Second Trimester

13 weeks pregnant to 27 weeks pregnant

The second trimester is the period of time between the most crucial stages of fetal development and the body's preparation for delivery, and will usually be a time of major growth but minor worries. Typically, the threat of miscarriage decreases, and your doctor's appointments will focus on measuring the growth and heart rhythms of the fetus. Toward the end of the second trimester, you will be able to find out the gender and hear the heartbeat.

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Many women will find sex particularly enjoyable at this time, and your nausea and fatigue will likely diminish as your hormone levels stabilize. Continue to visit your doctor for monthly checkups, and mention any minor complaints or irritations that could indicate a bigger problem.

Second Trimester of Pregnancy Week by Week

13 Weeks Pregnant – The ligaments that surround your uterus will begin to stretch through the next few weeks, which may cause a quick stabbing or throbbing sensation in the lower abdomen, called round ligament pain. This can be startling, but it's completely normal as long as it doesn't bring other symptoms such as cramping, bleeding or vomiting. The fetus is beginning to form tissue that will become bone in the head, limbs and torso.

14 Weeks Pregnant – More frequent heartburn and constipation may necessitate a change in your diet, but your energy levels will likely be increasing. Your breasts are now forming colostrum, or the precursor to breast milk, and the amniotic fluid is completely regenerating itself every 3 to 4 hours to provide your 3-inch fetus with a clean and warm environment.

15 Weeks Pregnant – Your heart has enlarged as the volume of your blood has increased by 20 percent, and you will be able to easily feel the uterus just below the belly button. The fetus is now able to hear your voice and your heartbeat and has developed colorless eyebrows and eyelashes.

16 Weeks Pregnant – Some women experience what is known as quickening: faintly detectable movements of the fetus. The placenta is now fully formed, and you may choose to have your doctor test for birth defects. Surprisingly, the fetus's eyes are sensitive to light even though the eyelids are sealed shut, and the development of major facial muscles allows certain expressions.

17 Weeks Pregnant – You may begin to develop some back pain as the ligaments in your abdomen continue to stretch, and you may notice you have more vaginal discharge now, due to the increase of estrogen. You may begin to feel the fetus moving, and its body and limbs are growing longer in proportion to the head.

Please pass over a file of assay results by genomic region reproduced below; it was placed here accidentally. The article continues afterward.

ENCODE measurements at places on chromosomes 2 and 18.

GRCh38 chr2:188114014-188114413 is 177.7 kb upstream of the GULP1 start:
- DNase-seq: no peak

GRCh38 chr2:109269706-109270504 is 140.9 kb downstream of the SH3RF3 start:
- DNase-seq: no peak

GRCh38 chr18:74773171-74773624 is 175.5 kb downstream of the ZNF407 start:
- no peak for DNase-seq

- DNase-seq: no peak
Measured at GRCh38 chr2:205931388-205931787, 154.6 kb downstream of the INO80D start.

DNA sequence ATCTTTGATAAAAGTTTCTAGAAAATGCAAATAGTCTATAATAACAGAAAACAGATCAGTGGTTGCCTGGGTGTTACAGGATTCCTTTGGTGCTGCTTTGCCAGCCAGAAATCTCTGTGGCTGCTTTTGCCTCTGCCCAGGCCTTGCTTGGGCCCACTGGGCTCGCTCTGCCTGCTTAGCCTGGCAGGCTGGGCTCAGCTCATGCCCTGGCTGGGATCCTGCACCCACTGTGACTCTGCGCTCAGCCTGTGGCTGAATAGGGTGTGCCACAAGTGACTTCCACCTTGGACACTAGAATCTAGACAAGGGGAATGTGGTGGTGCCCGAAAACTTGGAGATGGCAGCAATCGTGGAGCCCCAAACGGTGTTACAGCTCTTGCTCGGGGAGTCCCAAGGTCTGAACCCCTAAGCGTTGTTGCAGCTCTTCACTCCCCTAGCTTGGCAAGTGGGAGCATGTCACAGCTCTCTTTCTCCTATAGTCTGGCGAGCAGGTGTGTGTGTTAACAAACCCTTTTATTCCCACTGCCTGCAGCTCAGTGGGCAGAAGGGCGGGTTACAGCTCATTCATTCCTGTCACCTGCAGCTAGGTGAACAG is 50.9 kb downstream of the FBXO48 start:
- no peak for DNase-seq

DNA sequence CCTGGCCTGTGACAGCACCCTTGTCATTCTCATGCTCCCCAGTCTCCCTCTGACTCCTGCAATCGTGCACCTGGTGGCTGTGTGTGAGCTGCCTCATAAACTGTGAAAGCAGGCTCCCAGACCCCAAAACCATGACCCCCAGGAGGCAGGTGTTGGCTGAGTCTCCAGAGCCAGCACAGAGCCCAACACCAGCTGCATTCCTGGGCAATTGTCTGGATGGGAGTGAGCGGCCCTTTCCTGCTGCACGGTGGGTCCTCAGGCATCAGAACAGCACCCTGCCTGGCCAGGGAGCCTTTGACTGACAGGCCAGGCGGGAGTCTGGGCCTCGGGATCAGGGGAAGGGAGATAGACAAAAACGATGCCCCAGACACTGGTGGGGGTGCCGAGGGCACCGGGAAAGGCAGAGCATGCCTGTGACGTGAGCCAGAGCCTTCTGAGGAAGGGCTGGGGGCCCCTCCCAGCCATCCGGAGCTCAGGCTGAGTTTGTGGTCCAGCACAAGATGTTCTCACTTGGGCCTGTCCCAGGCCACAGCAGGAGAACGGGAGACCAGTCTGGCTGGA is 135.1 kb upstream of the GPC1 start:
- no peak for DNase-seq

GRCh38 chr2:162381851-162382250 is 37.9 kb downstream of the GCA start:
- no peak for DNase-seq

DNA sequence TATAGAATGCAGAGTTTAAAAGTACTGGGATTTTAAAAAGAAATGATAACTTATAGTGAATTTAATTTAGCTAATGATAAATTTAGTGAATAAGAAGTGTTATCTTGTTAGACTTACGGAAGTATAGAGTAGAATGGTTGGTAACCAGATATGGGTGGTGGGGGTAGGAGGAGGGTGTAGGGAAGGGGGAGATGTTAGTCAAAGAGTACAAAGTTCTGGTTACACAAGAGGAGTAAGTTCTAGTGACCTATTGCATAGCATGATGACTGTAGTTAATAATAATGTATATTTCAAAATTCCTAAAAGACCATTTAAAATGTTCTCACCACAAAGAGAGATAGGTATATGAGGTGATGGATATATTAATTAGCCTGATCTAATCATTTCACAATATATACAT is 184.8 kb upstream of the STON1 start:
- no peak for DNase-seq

18 Weeks Pregnant – You are likely showing by this point, as the uterus can be felt just below the belly button and you have probably gained 10 to 15 pounds since the beginning of your pregnancy. You may be ready to move into maternity clothes, and if sleeping is becoming a bit uncomfortable, consider investing in a pregnancy body-pillow. The fetus's genitals should be distinguishable by now, and if it's a boy, his prostate gland is beginning to develop.

19 Weeks Pregnant – Since your center of gravity has shifted with your growing belly, you may find that it is difficult to keep your balance. Many women experience some dizziness or fainting here and there – lie down on your side rather than on your back to relieve the sensation. Your baby is now forming meconium, which will become the first bowel movement.

20 Weeks Pregnant – You are now halfway through your pregnancy, and your uterus has grown enough to push your belly button out and crowd your other organs. Some women may find that their breathing is a little labored from this point until the fetus drops, and your growing belly may bring some pregnancy stretch marks. The fetus is practicing breathing and swallowing, and the skin is becoming more complex.

21 Weeks Pregnant – You may notice more aches, pains and swelling in your legs – prop your feet up when you sit, and consider wearing maternity support hose to alleviate the discomfort and prevent varicose veins. The fetus's reflexes are maturing quickly, and you may notice little rhythmic hiccups.

22 Weeks Pregnant – The uterus will be pushing on your ribcage by this time, so try to sit as straight as possible if your ribs are getting sore. The fetus has developed fingernails and some unique facial features, and the liver has begun to function.

23 Weeks Pregnant – You will probably feel the fetus move regularly, and you may feel a stitch in your side as your uterine muscles stretch. Fetal growth continues, and the small bones in the middle ear are hardening, so the fetus may respond to loud noises.

24 Weeks Pregnant – Swollen ankles can lead to some discomfort, but try to continue your pregnancy exercise routine to keep up your energy and strength. Since the fetus will have developed waking and sleeping periods, kicks may seem to come at regular intervals.

25 Weeks Pregnant – Your volleyball-sized uterus may begin to press against your sciatic nerve, sending shooting pains through your lower back or down your leg. If the pain is extreme, you may want to consider visiting a chiropractor or physiotherapist. The fetus's spine is forming, along with the capillaries that will move blood from the heart to the tissues throughout the body.

26 Weeks Pregnant – Around this time, your doctor may order a glucose tolerance test to screen for gestational diabetes. You may begin to feel Braxton Hicks contractions, which tighten and relax the belly in preparation for delivery. Most babies that are born at this point in the pregnancy will have an 80 percent chance of survival.

27 Weeks Pregnant – You may notice your energy is decreasing, and you experience Braxton Hicks contractions more often. The fetus weighs around 2 pounds, and the retinas are maturing as the eyes prepare for sight.